#### Section 4: Sensitivity Analysis

Suppose that we are interested in the sensitivity for dispersion coefficient, velocity, and pulse volume. We will copy sheet1 we obtained in Section 2 and conduct sensitivity analysis.
1. Make a copy of Sheet1 similar to Step 1 in Section 3
2. Change a parameter range
3. Since we are interested in dispersion coefficient, pulse duration, and velocity we will input the dispersion coefficient in B5 so that the three parameters are in a continuous range in the new sheet (Sheet1 (3)).

Type in the formula =B5/B3 (lambda=D/v) in B6 for dispersivity calculation. The dispersivity is further used in column C for prediction calculation in the same way as in Section 2 (Fig. 4.1).

Fig. 4.1 Change the parameter range to analyze sensitivity for velocity, dispersion coefficient, and pulse duration.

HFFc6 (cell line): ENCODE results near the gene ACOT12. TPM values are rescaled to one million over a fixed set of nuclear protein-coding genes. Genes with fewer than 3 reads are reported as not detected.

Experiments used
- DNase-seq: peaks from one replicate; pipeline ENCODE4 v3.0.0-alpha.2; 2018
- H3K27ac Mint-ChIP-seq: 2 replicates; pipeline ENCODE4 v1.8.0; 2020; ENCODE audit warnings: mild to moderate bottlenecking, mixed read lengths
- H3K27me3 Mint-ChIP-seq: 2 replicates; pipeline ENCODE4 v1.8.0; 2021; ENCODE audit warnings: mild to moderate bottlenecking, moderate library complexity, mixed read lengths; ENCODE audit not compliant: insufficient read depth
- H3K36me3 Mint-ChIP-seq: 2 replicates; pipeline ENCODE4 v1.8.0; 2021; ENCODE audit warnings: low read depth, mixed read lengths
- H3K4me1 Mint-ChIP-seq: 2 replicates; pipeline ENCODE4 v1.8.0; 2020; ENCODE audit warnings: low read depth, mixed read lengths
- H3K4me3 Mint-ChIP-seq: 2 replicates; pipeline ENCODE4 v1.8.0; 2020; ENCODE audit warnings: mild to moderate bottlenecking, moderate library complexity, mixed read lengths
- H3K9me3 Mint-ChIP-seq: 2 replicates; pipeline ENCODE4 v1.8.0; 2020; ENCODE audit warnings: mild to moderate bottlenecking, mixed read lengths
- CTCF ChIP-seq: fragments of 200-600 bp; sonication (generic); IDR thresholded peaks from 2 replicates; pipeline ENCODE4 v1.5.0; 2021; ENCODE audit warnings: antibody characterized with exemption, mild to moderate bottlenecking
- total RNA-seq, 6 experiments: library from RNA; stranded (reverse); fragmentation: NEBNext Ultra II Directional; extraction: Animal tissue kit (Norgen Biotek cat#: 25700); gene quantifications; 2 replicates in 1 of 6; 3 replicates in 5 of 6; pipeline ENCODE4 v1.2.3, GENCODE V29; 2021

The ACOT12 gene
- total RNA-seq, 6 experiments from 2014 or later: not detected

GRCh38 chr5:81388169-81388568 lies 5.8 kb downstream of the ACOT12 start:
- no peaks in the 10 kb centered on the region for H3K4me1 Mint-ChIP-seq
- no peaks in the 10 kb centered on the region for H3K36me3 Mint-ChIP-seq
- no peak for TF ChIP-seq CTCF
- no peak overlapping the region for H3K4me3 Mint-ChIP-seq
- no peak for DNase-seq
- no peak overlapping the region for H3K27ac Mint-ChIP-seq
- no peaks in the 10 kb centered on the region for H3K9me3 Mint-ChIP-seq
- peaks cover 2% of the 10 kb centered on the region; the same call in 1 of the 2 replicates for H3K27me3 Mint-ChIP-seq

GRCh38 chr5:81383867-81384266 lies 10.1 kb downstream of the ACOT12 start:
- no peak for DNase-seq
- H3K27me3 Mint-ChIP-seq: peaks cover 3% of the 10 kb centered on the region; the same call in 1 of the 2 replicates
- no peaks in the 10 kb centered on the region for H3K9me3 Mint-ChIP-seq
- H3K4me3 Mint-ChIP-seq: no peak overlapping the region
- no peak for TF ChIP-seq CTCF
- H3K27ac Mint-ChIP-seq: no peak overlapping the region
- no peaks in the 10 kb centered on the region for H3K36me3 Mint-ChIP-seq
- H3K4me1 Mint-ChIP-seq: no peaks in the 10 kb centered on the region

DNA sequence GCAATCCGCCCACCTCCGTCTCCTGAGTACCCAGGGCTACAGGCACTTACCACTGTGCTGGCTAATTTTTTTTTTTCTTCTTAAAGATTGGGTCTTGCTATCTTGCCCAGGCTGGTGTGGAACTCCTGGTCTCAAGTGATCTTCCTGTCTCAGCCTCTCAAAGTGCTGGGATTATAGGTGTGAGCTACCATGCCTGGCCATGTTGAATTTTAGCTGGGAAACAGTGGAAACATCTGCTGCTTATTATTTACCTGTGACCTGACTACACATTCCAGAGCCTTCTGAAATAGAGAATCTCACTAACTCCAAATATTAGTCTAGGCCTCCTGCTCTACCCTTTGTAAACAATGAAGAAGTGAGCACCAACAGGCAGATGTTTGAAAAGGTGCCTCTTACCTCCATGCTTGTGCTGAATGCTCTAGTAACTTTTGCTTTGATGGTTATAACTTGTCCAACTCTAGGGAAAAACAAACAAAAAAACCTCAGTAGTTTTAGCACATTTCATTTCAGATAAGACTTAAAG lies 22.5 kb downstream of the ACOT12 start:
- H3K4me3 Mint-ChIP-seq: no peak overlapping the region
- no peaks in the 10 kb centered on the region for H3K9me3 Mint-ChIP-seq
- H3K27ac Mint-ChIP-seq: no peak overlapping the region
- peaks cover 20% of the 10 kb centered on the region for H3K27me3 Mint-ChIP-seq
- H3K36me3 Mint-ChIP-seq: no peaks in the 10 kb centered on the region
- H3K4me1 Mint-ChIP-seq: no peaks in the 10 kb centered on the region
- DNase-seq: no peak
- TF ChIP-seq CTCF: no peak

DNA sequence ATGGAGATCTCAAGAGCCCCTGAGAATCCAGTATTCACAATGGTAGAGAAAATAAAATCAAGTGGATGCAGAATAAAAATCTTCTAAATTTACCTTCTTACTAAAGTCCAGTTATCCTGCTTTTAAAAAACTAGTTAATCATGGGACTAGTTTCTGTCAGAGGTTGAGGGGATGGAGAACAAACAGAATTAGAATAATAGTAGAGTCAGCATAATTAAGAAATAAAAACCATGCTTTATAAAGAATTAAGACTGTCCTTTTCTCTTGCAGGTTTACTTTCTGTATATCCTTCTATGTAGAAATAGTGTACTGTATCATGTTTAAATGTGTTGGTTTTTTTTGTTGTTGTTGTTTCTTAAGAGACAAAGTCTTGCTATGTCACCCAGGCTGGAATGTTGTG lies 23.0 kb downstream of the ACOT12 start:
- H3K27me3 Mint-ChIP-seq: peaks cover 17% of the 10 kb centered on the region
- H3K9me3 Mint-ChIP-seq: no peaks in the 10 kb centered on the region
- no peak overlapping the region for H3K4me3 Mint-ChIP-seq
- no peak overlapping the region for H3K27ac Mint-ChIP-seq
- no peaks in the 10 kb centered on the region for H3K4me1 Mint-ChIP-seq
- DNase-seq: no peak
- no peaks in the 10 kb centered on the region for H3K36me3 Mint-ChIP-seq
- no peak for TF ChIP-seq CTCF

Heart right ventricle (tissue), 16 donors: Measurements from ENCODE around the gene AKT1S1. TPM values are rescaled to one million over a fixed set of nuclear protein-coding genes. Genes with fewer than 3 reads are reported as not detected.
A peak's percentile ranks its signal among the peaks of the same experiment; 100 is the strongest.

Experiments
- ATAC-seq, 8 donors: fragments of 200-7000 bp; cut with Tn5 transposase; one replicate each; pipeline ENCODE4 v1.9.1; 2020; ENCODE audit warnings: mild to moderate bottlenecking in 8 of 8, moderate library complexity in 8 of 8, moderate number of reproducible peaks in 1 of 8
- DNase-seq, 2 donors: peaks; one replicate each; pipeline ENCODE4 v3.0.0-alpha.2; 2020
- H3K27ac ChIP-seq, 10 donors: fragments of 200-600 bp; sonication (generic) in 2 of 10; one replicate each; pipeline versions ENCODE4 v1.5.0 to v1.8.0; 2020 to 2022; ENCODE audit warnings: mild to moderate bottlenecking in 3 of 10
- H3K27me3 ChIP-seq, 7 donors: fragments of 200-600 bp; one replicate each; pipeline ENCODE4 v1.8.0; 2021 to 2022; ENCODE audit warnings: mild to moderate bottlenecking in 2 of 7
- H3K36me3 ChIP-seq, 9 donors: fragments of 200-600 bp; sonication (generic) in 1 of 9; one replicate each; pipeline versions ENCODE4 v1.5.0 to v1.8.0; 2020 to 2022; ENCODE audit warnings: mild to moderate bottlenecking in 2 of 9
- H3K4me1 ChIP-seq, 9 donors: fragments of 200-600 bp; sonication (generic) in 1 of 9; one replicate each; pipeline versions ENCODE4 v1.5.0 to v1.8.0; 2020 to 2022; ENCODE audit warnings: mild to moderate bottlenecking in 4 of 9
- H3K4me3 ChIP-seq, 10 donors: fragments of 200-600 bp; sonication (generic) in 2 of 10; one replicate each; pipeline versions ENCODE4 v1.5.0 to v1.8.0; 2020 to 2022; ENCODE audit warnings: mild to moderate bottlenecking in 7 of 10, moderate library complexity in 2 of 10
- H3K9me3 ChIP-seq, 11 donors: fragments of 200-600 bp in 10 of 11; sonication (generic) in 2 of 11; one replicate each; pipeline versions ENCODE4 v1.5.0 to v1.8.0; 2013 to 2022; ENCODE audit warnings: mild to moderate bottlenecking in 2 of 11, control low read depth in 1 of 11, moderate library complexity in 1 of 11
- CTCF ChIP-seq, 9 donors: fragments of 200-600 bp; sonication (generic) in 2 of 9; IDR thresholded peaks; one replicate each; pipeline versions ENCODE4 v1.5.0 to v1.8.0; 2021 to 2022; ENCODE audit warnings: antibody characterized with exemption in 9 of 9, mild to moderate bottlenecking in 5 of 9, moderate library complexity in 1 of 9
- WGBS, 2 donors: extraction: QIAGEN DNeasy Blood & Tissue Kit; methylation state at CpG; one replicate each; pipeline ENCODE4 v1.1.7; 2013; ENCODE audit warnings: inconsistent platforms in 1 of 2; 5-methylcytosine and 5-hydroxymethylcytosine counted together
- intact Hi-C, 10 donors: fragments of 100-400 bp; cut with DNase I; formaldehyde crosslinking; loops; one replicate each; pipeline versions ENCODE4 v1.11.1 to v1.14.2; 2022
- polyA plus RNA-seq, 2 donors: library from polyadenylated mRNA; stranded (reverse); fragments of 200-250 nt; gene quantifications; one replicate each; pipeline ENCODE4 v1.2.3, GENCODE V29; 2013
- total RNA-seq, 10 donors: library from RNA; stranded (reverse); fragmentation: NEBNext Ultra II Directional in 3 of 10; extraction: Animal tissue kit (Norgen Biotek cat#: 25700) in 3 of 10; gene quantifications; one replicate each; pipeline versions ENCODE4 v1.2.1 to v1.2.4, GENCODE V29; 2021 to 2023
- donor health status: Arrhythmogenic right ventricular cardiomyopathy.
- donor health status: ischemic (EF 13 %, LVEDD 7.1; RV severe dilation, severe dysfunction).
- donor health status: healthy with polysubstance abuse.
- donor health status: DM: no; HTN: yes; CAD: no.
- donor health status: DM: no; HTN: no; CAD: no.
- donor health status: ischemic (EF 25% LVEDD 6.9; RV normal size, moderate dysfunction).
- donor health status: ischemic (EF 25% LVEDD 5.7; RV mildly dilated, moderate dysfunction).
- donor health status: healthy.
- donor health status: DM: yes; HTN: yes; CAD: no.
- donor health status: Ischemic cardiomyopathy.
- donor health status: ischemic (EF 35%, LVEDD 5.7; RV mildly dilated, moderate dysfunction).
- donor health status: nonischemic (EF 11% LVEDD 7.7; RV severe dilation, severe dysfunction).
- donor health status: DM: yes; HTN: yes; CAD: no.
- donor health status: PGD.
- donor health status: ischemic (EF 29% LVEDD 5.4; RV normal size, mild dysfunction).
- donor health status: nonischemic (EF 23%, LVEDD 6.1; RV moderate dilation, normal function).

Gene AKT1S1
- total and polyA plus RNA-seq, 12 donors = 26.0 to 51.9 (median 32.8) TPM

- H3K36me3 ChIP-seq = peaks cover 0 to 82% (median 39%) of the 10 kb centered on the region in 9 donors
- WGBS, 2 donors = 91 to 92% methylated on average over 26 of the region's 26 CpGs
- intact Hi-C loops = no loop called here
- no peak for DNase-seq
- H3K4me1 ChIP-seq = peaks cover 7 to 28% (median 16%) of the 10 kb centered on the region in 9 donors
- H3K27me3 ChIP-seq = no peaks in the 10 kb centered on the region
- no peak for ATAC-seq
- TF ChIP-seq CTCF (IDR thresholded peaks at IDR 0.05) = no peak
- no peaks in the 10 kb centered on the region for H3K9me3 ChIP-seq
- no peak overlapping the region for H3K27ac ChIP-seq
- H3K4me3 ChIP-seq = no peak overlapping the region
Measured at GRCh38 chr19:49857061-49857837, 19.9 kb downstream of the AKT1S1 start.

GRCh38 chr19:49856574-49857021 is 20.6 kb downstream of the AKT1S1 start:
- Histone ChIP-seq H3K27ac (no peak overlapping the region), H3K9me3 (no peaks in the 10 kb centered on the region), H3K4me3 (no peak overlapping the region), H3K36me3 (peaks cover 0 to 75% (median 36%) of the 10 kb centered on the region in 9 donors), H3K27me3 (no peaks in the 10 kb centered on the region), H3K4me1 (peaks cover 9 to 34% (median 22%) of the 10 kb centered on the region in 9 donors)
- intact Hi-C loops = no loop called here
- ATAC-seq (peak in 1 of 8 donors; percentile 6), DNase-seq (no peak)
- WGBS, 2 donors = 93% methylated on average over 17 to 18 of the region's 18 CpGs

4. Open Jacobian dialog to calculate and output the Jacobian matrix
5. Select menu CXTFIT->Calculate sensitivity... to open Jacobian dialog (Fig. 4.2).

Select the new parameter range, change the offset to 1, and click Calculate (Fig. 4.2).

The Jacobian matrix is output next to the prediction range because the offset is set to 1 (Fig. 4.3).

Fig. 4.2 Jacobian dialog

6. More sensitivity analysis
7. Type in the formula =D11*B\$3, =E11*B\$4, =F11*B\$5 in cell G11, H11, and I11, and double click on the right bottom corner of these cells to extend the formula to calculate the scaled sensitivity in column D, E, and F for velocity, pulse, and dispersion coefficient (Fig. 4.3).

Type in the formula =SQRT(SUMSQ(G11:G46)/COUNT(G11:G46)) in G6 to calculate composite scaled sensitivity for v. Copy cell G6 and paste in cell H6 and I6 for pulse and dispersion coefficient. The sensitivity is shown in the plot in Fig. 4.3. The pulse appears to be relatively very sensitive while v and D are relative insensitive. This may suggest that a small error in pulse may have significant impact on the model prediction, as well as the estimate of v and D.

Fig. 4.3 Sensitivity analysis results